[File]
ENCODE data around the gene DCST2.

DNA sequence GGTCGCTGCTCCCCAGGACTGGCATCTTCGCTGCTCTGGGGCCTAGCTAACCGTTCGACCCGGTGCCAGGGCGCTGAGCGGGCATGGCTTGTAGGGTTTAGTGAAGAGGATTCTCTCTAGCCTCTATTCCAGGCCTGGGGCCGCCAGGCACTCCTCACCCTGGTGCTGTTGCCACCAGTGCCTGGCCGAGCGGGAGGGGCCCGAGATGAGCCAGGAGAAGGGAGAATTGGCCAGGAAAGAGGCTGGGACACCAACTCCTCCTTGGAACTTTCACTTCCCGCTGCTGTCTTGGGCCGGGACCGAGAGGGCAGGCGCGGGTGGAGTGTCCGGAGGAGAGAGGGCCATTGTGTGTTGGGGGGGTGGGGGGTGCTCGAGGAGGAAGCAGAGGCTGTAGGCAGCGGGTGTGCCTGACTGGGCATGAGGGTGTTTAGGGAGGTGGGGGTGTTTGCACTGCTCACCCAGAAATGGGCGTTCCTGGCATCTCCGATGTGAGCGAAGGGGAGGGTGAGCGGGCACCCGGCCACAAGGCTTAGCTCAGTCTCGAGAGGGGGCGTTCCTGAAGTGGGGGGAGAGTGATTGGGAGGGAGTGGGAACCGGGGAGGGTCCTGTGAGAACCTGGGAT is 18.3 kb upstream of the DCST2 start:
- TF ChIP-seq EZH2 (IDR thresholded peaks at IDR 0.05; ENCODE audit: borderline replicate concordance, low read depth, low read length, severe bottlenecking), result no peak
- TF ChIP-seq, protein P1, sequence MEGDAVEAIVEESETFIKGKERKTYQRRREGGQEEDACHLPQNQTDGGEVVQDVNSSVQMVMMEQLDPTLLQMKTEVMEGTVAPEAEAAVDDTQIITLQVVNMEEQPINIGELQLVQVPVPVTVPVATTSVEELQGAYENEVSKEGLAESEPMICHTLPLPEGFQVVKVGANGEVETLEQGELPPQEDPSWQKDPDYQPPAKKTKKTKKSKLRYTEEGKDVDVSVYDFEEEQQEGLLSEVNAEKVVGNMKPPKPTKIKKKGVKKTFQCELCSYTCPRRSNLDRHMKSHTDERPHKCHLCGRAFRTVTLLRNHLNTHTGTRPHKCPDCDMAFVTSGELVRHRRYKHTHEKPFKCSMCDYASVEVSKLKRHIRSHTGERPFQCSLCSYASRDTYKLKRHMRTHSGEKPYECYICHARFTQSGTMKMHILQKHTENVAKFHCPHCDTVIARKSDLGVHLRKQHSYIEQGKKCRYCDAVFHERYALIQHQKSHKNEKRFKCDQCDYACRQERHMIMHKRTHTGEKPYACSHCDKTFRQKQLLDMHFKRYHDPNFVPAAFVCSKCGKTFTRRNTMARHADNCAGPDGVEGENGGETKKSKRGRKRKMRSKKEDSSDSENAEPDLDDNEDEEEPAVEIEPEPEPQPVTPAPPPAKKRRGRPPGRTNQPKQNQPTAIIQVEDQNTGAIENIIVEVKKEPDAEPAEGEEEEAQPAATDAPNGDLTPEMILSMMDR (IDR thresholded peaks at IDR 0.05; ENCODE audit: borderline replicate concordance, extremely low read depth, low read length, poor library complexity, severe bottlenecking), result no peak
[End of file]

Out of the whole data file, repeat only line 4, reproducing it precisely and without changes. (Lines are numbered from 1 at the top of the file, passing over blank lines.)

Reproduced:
- TF ChIP-seq, protein P1, sequence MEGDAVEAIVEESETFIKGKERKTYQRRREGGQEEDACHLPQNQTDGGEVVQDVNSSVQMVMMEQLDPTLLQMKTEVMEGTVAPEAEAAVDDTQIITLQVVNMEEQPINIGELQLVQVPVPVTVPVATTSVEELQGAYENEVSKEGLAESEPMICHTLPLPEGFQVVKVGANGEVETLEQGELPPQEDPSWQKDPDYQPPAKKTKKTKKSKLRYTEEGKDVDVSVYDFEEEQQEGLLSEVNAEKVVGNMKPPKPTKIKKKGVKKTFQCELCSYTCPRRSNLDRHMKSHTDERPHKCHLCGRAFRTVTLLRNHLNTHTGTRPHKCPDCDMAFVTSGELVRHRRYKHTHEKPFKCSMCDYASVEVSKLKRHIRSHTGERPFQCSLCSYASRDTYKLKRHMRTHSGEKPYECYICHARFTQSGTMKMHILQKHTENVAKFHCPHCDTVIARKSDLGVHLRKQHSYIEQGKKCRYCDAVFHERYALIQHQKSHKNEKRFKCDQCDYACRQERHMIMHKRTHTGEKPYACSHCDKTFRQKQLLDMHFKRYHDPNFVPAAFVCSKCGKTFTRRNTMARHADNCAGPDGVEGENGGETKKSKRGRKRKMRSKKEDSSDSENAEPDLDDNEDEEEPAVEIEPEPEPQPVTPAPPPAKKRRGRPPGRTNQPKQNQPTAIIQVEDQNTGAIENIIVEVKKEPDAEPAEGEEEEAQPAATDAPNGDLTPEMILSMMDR (IDR thresholded peaks at IDR 0.05; ENCODE audit: borderline replicate concordance, extremely low read depth, low read length, poor library complexity, severe bottlenecking), result no peak